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Washington Prepares to Sell Saudis More Weapons After US Bombs Used to Attack a Wedding Party in Yemen


May 13, 2018
Alex Emmons / The Intercept & Aric Toler / Bellingcat.com

Last month, warplanes belonging to the Saudi-led coalition fighting in Yemen repeatedly bombed a wedding party in the northern part of the country, killing more than 20 people, including the bride, and injuring dozens of others. The bomb responsible for the massacre contained a serial number tying it to the US-based weapons manufacturer Raytheon. Congress should finally make clear that the US government is no longer willing to reward Saudi abuses with more arms, nor risk US complicity in war crimes.

https://theintercept.com/2018/05/11/american-saudi-arabia-weapons-deal-yemen-uae/

US Moves Forward With Multibillion-Dollar "Smart Bomb" Sale to Saudi Arabia and UAE Despite Civilian Deaths in Yemen
Alex Emmons / The Intercept

(May 11, 2018) -- Last month, warplanes belonging to the Saudi-led coalition fighting in Yemen repeatedly bombed a wedding party in the northern part of the country, killing more than 20 people, including the bride, and injuring dozens of others. In the days that followed, local media published a photograph of a bomb fragment with a serial number tying it to the US-based weapons manufacturer Raytheon. [See story below -- EAW.]

Now the State Department is taking preliminary steps toward a massive, multibillion-dollar sale of similar weapons to Saudi Arabia and the United Arab Emirates, three congressional aides, a State Department official, and two other people familiar with the sales told The Intercept.

The State Department has yet to announce the exact details and dollar value of the package, but it is said to include tens of thousands of precision-guided munitions from Raytheon, the same company that was involved in producing the weapons used in last month's strike.

Reuters reported in November that Saudi Arabia had agreed to buy $7 billion in precision-guided weapons from US-based companies Raytheon and Boeing. Raytheon was "courting lawmakers and the State Department to allow it to sell 60,000 precision-guided munitions to both Saudi Arabia and the United Arab Emirates," according to the New York Times.

The State Department has briefed staff on the House and Senate Foreign Relations committees about the sale, but has yet to release details of the package to members of the committees, according to three aides who were not authorized to speak on the record. Once the chair and ranking member of the committees give the nod, the State Department can formally notify Congress about the sale, which could happen as early as next week.

Under the Arms Export Control Act, the State Department reviews potential arms sales to make sure they align with US foreign policy goals and decides whether to issue export licenses. It then notifies Congress about sufficiently large sales, giving Congress a 30-day window to review and potentially block them.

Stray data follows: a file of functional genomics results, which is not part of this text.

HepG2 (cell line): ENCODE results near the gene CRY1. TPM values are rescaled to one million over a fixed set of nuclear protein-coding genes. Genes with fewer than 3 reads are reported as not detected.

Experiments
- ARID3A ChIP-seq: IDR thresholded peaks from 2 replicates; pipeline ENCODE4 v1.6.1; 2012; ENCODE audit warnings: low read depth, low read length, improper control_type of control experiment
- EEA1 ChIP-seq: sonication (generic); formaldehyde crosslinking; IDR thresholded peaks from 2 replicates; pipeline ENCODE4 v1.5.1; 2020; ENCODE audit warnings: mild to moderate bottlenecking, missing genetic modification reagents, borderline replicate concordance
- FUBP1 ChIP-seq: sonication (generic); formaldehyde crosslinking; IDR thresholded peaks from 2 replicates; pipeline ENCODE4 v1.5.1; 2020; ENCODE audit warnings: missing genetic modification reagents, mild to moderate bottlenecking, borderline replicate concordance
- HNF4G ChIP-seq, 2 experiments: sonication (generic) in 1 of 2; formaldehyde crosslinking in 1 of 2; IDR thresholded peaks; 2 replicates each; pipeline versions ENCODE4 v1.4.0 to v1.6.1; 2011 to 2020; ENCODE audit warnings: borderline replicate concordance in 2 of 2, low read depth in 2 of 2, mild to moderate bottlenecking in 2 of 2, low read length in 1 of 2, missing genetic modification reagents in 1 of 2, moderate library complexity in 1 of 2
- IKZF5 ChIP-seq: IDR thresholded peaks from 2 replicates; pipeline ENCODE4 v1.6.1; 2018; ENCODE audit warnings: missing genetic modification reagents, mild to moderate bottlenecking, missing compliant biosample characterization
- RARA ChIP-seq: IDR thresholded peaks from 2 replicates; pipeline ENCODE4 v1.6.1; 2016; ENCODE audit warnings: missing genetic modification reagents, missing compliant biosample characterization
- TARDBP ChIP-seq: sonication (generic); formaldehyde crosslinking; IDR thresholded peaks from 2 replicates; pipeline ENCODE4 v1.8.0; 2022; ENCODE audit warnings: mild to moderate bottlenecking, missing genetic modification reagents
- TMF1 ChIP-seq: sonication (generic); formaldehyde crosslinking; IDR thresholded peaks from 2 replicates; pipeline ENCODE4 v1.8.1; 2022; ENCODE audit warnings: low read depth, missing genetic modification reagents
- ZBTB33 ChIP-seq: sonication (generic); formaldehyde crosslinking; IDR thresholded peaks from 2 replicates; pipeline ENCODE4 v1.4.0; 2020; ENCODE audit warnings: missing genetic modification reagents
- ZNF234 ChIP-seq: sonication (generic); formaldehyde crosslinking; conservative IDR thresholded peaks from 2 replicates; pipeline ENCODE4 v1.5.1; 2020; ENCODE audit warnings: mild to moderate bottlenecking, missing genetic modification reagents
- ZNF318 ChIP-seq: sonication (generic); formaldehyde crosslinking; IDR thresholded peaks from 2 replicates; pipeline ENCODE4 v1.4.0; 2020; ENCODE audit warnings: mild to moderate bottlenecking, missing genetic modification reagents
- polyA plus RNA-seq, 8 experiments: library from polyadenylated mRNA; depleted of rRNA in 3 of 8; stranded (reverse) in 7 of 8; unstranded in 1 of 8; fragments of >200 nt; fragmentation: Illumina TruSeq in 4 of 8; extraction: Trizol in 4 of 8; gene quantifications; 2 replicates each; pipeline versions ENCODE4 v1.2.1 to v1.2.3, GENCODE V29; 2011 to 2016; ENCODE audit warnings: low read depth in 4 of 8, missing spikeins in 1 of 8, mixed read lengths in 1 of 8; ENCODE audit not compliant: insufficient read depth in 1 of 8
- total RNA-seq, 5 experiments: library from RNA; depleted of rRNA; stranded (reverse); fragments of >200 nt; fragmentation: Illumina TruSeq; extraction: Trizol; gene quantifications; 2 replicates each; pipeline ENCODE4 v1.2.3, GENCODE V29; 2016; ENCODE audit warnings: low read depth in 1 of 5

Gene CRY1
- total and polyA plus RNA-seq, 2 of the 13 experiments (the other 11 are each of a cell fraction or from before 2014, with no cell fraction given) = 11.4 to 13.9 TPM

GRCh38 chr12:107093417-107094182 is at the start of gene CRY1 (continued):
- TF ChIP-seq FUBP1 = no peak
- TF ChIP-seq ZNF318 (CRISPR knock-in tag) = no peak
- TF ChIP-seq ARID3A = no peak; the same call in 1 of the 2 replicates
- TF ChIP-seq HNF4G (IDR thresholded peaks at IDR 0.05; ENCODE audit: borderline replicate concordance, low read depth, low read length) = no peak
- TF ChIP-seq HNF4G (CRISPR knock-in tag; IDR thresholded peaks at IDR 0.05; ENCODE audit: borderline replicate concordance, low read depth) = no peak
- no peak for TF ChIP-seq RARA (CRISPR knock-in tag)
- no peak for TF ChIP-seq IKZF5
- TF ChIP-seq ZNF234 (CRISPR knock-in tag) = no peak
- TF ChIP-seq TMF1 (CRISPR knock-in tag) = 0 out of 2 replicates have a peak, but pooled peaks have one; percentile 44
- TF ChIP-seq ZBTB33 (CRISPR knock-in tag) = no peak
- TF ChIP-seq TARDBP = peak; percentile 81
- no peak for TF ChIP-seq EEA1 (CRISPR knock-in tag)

The sale in question is a direct commercial transaction between Raytheon and the Gulf countries, which does not require the government to publicly announce the sale at the time of congressional notification. That means it will be up to senators to decide how many of the details to make public.

The sale is likely to face stiff opposition in the Senate, where members have grown increasingly frustrated with the US role in the devastating conflict in Yemen. Last June, the Senate almost rejected a similar sale of precision-guided weapons, but ultimately approved it by a narrow margin.

A State Department spokesperson and a Raytheon spokesperson did not respond to requests for comment.

Since March 2015, Saudi Arabia and the UAE have led a military intervention in Yemen aimed at restoring the former Saudi-backed president, Abdu Rabbu Mansour Hadi. Hadi was deposed after an Iran-linked rebel group commonly known as the Houthis overran the capital in 2014.

Rights groups have documented violations by all sides, but critics have singled out the Saudi blockade as the largest driving force behind the humanitarian crisis. The coalition's blockade has left 18 million people -- roughly two-thirds of the country's population -- in need of humanitarian assistance. The crisis has been exacerbated by coalition airstrikes, which have targeted food sources, water infrastructure, markets, and even schools and hospitals.

The munitions in the forthcoming sale are precisely the kind that rights groups have documented in these bombings. The US has been a silent partner to the intervention since the beginning, refueling planes, providing weapons, and targeting intelligence.

Kristine Beckerle, a Yemen researcher for Human Rights Watch, said that her organization has documented a number of strikes in which coalition planes used US-produced, precision-guided munitions to strike civilian targets.

"The Trump administration has consistently prioritized selling Saudi Arabia weapons over calling the coalition out for war crimes, despite US arms being used repeatedly in unlawful attacks -- including the type of weapon at issue in this sale," said Beckerle.